are you a cup of tea…or a shot of tequila?



I know I’m not everybody’s cup of tea…I’d rather be someone’s shot of tequila anyway. – Unknown

Dan Blank describes a conversation with an author friend. There are so many people trying to develop their own brand/audience/platform, the author says, that the market is supercrowded with people screaming, “Look at me!”.

To get noticed now, the author continues, you have to get crazy.

You have to engage in an increasingly “reckless chase for attention”.

But I think that chasing attention, recklessly or otherwise, is stupid.

It’s pretty much a cosmic law that anything you chase will run away from you. And an object in motion tends to stay in motion.

Also, attention is fleeting. Here and gone. It’s not enough just to get it, you have to maintain it, and to do that you need to resonate with your readers in a way that moves and compels them.


Over time.

Resonance, not craziness, is what cuts through the noise — because we are hardwired to pay attention to the stuff that is relevant to us.

(It’s why you jolt to the sound of your name, no matter how absorbed you were beforehand or how chaotic your environment.)

For something to be relevant, it has to have the ring of truth. If it pretends to be one thing but turns out to be something else, then it’s of no use to us (and we’re annoyed). It might even be a con (and then we’re pissed).

So we have to trust that it’s authentic.

Being relevant is hard.

It means you have to create something that other people actually want or need, and can’t get down the street for a cheaper price. It has to be totally unique, either in what it does, what it is, how it’s delivered – or the larger meaning that it comes to represent.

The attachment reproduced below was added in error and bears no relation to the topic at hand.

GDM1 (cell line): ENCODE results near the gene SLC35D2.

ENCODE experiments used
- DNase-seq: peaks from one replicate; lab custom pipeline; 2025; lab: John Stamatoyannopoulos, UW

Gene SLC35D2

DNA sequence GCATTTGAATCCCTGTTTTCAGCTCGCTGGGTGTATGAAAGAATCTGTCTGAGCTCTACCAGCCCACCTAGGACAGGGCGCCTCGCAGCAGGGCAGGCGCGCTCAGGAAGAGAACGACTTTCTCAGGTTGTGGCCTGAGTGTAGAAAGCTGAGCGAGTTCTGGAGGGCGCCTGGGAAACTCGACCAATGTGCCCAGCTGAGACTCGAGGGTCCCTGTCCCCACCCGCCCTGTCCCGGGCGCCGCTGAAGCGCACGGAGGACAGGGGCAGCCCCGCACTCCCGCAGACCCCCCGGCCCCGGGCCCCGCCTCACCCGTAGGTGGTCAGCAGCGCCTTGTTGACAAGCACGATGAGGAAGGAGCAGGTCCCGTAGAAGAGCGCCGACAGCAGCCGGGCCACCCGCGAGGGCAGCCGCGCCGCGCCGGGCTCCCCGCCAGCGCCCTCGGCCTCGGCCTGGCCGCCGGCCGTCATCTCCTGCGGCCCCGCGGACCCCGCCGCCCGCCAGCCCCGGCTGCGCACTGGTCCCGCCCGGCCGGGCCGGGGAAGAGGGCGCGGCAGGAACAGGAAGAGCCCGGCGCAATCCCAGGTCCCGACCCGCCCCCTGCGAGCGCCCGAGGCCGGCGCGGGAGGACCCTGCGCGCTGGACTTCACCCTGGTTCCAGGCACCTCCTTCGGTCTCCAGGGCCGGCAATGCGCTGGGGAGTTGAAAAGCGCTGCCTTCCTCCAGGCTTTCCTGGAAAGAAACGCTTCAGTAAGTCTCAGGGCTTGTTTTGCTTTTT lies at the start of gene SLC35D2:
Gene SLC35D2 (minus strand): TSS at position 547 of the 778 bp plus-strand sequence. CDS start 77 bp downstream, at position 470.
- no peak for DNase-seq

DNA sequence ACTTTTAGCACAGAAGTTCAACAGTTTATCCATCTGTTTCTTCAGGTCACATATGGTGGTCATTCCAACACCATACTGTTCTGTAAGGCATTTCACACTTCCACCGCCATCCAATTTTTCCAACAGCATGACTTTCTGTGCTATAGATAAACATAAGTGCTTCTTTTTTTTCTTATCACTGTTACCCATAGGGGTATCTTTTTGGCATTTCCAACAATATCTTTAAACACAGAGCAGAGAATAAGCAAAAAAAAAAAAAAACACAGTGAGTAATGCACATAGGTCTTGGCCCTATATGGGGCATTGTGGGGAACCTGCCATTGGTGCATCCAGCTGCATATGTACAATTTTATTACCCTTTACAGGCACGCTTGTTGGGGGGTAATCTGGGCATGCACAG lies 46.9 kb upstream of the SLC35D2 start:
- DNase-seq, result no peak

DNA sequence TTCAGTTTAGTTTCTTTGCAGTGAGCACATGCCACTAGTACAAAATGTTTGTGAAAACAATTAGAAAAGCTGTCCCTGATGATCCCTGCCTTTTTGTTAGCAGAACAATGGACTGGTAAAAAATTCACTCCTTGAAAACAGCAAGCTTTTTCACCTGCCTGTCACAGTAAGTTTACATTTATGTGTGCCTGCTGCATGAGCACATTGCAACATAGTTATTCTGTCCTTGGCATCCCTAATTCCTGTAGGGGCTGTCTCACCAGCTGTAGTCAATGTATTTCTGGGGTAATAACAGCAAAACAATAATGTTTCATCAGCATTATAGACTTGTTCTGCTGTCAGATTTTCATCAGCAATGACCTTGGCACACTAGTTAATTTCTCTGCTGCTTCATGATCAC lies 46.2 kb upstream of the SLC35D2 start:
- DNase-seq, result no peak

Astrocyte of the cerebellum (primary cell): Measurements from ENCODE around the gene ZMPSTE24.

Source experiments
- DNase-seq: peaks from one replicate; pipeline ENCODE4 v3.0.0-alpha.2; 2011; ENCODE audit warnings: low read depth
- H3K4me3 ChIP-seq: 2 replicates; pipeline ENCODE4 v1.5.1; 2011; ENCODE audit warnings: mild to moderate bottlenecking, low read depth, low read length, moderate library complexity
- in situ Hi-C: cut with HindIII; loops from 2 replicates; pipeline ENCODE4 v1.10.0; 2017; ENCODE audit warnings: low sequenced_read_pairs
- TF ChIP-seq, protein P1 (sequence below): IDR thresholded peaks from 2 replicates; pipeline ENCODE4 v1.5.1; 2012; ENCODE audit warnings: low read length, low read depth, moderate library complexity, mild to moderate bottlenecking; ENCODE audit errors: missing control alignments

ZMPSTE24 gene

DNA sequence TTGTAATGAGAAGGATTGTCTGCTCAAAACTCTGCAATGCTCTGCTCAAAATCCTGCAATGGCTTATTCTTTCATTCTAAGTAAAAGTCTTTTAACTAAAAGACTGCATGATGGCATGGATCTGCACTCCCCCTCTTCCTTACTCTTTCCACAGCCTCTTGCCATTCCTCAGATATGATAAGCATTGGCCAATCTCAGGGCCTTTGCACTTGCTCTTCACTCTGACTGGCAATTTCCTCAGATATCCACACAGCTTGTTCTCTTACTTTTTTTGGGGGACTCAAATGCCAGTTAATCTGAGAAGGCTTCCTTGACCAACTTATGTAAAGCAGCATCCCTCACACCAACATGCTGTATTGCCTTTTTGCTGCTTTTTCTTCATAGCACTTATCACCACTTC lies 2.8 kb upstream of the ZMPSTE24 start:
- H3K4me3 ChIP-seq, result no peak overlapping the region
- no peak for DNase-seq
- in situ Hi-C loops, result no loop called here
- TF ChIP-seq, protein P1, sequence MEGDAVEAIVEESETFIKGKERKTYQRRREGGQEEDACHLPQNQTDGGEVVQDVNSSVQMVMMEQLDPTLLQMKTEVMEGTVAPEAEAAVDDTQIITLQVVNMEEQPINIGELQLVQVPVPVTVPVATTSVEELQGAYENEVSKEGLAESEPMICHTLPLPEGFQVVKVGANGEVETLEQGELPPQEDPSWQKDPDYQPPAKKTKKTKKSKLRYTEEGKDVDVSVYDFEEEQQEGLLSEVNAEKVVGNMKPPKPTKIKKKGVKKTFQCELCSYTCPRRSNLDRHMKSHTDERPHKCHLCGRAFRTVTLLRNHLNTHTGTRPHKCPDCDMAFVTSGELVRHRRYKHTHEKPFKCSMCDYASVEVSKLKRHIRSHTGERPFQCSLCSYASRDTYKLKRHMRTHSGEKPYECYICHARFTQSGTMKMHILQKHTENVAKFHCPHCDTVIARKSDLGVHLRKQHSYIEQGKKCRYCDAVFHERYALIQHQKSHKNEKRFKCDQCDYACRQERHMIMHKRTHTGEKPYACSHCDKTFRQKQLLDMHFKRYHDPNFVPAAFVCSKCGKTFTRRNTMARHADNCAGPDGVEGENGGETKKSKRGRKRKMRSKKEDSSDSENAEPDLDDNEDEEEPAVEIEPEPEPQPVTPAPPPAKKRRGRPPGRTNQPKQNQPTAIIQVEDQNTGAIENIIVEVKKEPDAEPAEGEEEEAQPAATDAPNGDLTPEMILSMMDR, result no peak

Being authentic is hard.

It means you have to get real, and be real, and show other people that reality (not all of it, just the parts that relate to your message). This is also known as putting yourself out there – your beliefs and opinions, your work, your ideas, your pride, your ego, your feelings, your voice. Maybe you open windows into your personal life. Maybe you don’t. Either way, there’s a sense of exposure, of laying part of your soul on the line.

Some people will throw tomatoes at you.

Other people will trust you. They recognize that you’ve got skin in the game — which means that you’re playing for real.

This is the part where people tend to think I’m saying: Just be yourself. But most people don’t know who they are, and ‘being yourself’ becomes deeply problematic when you’re looking for the self that you’re supposed to be being.

You want to be a focused, highly skilled, freak version of yourself.

You want to dig down deep to find that unique part, that weird and maybe slightly psychotic part, that beautiful raw fucked-up part, that you spent a lifetime learning to hide in the first place. We try, instead, to be everybody’s cup of tea. But then we’re not unique, and so we lose. We’re also not particularly authentic, so we lose again.

We’re a social mask dealing with other social masks, and we’ve been cut and buffed and measured in ways that seem pretty much the same.

Which is why I love the word Namaste. It’s that moment at the end of yoga when you and the teacher bow to each other. Namaste translates to mean, The divine in me recognizes and honors the divine in you, Or, I greet that place where you and I are one.

I like to think of it as:

The freak in me recognizes and honors the freak in you.

Which is what I think the best creative work truly does. It’s your inner freak speaking to my inner freak. Saying: you are my brand of crazy.

And that will always get my attention.

Aug 5, 2012

13 comments · Add Yours

Justine, you just thrust a blowtorch into my gut. I wrote in my journal last night about bleeding your truth and letting shit out because that’s the only way to be real. To be YOU.